Doñana Natural Area is considered one of the most important natural protected areas in Europe. A key crossroads for migratory bird routes between Africa and Europe, it is also the last refuge for many endangered species.
The spectacular landscape of its flat plains is shaped by two primary ecosystems: pine forests and Mediterranean shrubs that grow in mostly sandy soil, and vast clay-lined marshes, subject to a highly seasonal water cycle.
Marshes. These freshwater floodplains, which dry out in summer, are the feeding and nesting habitat for countless waterfowl.
Mediterranean forest. Doñana’s shrub lands depend on the largest aquifers in Spain to survive. Plant species such as rockroses, sage-leaved rockrose, rosemary and mastic offer shelter for mammals, such as the lynx.
Stone pine. Doñana’s forests are dominated by this species, which also create significant economic value through the pine nuts it produces.
Doñana is unquestionably the natural space with the highest biodiversity in Europe, in particular bird species, which are the most important and numerous. Over 300 bird species inhabit this territory, of which nearly 130 breed here. Given that most are waterfowl, their preferred habitat is the extensive marshes in the Park. There are also 37 mammal species, including the Iberian lynx, 21 reptile species, 11 amphibian species and 20 freshwater fish species. Neither can we forget the thousands of invertebrate species (insects, annelids, arachnids, etc.) that inhabit the Park, many of which have yet to be classified.
Iberian lynx. The king of Doñana is currently the most threatened feline on Earth. It is currently the most threatened feline on Earth. Indeed, the lynx can only be seen in the mountains of Andujar in the province of Jaen and here, in Doñana, where the only surviving sea-level population lives on the plains.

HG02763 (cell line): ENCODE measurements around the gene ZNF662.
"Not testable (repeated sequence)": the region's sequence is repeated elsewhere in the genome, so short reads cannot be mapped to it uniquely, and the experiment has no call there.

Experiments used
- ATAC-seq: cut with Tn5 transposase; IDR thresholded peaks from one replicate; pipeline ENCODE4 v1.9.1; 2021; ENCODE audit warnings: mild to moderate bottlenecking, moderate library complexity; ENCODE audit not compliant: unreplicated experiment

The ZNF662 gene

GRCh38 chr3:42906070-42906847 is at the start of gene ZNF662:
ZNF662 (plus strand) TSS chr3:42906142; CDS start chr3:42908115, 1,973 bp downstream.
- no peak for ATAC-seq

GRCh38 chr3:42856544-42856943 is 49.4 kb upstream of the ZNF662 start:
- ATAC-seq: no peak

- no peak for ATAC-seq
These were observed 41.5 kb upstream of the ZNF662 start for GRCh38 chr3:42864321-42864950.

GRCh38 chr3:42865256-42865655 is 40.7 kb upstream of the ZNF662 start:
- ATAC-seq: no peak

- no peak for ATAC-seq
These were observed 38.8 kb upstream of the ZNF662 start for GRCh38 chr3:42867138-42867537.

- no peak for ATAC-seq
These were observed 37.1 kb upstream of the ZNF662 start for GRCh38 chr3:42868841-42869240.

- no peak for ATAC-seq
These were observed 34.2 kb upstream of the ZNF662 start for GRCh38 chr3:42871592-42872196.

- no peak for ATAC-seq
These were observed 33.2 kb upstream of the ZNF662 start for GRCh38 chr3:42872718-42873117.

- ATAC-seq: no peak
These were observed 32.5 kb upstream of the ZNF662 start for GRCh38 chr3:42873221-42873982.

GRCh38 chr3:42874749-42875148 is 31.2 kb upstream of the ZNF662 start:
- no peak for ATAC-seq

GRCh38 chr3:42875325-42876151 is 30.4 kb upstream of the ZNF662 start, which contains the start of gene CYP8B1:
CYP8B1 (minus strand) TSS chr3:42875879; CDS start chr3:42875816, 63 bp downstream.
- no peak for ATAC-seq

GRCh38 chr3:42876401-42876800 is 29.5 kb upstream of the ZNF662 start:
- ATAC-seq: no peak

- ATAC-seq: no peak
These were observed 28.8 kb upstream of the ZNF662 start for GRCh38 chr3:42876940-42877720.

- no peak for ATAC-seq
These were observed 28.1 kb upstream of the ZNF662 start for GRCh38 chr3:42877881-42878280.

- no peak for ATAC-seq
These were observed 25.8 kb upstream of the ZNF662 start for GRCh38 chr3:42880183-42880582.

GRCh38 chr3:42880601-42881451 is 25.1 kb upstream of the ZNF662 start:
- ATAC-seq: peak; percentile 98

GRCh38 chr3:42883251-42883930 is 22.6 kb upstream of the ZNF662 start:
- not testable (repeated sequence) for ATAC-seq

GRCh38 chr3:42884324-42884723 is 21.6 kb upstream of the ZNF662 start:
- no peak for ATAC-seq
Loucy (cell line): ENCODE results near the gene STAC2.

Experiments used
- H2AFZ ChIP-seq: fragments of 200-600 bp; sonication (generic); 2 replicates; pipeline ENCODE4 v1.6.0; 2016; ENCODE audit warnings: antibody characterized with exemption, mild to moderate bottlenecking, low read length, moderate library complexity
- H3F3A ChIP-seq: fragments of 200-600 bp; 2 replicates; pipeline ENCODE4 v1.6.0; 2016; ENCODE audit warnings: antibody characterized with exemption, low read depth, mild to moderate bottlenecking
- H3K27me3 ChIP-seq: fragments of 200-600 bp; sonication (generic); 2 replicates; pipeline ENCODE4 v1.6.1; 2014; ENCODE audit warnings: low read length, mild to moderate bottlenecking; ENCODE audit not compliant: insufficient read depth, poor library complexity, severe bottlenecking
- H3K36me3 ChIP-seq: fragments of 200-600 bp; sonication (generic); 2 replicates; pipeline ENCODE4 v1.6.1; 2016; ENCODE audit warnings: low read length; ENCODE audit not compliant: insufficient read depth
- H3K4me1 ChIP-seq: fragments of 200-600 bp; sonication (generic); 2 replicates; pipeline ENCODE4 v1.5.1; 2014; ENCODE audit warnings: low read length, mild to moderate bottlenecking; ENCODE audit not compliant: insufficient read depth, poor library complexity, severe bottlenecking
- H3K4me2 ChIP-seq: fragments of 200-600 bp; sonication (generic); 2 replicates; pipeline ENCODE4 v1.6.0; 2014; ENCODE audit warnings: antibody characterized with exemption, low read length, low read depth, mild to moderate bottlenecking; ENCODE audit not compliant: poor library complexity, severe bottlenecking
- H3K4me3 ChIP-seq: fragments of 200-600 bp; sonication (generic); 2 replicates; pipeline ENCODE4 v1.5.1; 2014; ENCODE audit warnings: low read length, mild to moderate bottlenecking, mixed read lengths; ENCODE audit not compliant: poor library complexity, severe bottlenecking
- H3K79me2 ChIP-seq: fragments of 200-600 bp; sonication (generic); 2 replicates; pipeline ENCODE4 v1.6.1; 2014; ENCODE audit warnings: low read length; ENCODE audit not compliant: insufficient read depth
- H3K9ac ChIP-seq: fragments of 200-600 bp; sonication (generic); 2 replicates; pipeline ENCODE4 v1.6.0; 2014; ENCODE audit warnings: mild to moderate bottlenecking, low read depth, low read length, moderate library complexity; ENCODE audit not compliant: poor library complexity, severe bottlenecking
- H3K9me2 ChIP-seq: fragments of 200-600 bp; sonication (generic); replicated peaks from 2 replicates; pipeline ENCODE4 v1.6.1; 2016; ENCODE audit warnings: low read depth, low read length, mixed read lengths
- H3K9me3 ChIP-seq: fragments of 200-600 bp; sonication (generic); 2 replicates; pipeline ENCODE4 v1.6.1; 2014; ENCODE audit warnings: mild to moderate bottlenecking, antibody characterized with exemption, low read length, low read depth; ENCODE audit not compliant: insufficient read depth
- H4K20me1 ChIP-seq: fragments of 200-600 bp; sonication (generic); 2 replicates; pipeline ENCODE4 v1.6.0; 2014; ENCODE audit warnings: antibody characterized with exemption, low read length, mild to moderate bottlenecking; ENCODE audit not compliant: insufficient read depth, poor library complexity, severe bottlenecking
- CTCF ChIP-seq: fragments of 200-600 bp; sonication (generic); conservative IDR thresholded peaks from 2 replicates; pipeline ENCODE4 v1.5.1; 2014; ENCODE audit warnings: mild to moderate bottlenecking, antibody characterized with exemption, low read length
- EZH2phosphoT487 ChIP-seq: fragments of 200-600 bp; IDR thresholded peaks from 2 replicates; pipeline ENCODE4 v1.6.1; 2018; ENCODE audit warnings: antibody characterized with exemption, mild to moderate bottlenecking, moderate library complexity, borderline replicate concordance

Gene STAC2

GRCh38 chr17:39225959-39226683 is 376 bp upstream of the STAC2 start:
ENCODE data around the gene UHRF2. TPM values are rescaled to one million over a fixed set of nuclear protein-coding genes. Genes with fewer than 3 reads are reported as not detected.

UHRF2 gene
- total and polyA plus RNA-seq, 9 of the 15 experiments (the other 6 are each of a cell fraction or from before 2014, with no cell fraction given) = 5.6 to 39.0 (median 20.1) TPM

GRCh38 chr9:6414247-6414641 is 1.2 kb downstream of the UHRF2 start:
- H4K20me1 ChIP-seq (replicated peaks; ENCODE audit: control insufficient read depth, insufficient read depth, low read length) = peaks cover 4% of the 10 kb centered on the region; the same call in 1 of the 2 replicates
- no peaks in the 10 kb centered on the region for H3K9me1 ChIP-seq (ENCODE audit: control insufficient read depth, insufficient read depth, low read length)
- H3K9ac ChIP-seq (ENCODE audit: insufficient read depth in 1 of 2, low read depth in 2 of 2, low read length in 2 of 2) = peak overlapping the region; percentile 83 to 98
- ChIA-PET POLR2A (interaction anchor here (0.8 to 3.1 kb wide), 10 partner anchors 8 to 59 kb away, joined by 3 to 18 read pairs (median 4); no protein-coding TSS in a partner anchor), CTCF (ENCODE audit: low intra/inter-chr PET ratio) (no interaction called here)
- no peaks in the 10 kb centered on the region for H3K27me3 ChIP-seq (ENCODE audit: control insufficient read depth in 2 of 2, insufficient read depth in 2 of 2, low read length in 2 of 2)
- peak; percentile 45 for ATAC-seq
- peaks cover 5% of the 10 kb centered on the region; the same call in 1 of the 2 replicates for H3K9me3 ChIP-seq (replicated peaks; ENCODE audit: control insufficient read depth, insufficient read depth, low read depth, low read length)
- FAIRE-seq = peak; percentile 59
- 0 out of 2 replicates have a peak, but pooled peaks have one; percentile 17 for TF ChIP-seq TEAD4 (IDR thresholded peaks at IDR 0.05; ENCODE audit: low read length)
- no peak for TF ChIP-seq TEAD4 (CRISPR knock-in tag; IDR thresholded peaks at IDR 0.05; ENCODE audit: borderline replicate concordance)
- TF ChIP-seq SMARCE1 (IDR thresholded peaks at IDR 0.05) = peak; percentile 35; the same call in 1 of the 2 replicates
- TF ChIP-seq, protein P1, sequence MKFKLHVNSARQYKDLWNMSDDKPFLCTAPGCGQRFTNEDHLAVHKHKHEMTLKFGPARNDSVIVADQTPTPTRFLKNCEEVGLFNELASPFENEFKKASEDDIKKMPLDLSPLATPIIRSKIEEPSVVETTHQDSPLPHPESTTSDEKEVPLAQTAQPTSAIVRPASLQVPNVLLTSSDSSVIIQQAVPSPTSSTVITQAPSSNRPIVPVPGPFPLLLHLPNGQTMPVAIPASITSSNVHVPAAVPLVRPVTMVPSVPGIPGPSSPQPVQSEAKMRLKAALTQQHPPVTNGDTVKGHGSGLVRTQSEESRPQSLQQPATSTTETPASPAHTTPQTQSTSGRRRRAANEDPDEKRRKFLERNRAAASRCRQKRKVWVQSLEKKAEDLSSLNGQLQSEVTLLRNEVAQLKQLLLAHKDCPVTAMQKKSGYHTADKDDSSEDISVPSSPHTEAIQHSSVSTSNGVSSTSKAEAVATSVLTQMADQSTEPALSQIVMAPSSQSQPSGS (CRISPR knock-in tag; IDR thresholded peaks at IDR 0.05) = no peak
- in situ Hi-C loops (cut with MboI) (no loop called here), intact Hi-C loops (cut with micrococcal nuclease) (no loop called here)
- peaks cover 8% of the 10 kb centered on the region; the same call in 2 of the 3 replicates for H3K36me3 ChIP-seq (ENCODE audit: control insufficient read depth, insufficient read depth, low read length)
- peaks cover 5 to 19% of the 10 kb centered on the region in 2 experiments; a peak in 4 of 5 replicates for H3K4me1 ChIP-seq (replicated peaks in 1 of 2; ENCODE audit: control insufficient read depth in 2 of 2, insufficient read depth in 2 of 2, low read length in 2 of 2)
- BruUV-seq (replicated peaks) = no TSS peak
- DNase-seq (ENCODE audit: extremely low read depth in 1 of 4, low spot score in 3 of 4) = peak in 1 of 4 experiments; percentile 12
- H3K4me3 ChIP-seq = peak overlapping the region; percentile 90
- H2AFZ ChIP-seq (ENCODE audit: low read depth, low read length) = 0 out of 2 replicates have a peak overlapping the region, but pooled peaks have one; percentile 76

Imperial Eagle. The other emblem of Doñana is nearly as threatened as the lynx. Our Park is one of the last refuges, home to only 10 pairs of eagles.
Spur-thighed tortoise. This cute, threatened reptile species lives in the sands of Doñana, one of the few places where it can be found. It is vegetarian and can live almost 100 years.
The National Park is the most important protected area within Doñana Nature Area. Since time immemorial, these lands were famous for their natural wealth. Formerly popular with the Royal family and aristocracy as hunting grounds, the need to protect the area was not explored seriously until the 1960s, based on a number of scientific studies.
The National Park was created in 1969, and later expanded in 1978. Designated a World Heritage Site, among many other recognitions, it is now regarded a treasured natural gem. With over 100,000 hectares of protected land, Doñana is a global hotspot for the survival of many species.
Doñana’s dwellers. Historical texts confirm the presence of the Tartessians, Phoenicians, Romans and Arabs in Doñana. As early as the 13th century, some documents show that these lands were a favourite hunting ground for the Royal family.
Doñana’s name. The term “Doñana” refers to one of its most illustrious dwellers: Doña Ana de Mendoza, the daughter of the princess of Eboli, who married the 7th Duke of Medina Sidonia, and lived in these lands in the 16th century.
José Antonio Valverde. Doñana owes its existence to this illustrious Spanish scientist, who in the 1960s managed to convince the authorities about the importance of protecting these lands. Today, Doñana’s Visitor Centre bears his name.
County Doñana is located in the south-west of the Iberian Peninsula between the mouths of the rivers Tinto and Guadalquivir. Its southern tip is shaped by extensive untouched beaches washed by the Atlantic Ocean. The territory is home to fourteen municipalities in the provinces of Huelva, Seville and Cadiz.
Over 100,000 hectares of the County are protected as a National Park and a Nature Park. Another attraction is the village of El Rocío, which sits right next to the National Park and serves as its gateway.
Natura 2000 Network
Biosphere Reserve (1981)
Diploma of the Council of Europe for Conservation (1985) – UNESCO World Heritage Site (1994)
European Charter for Sustainable Tourism (2006)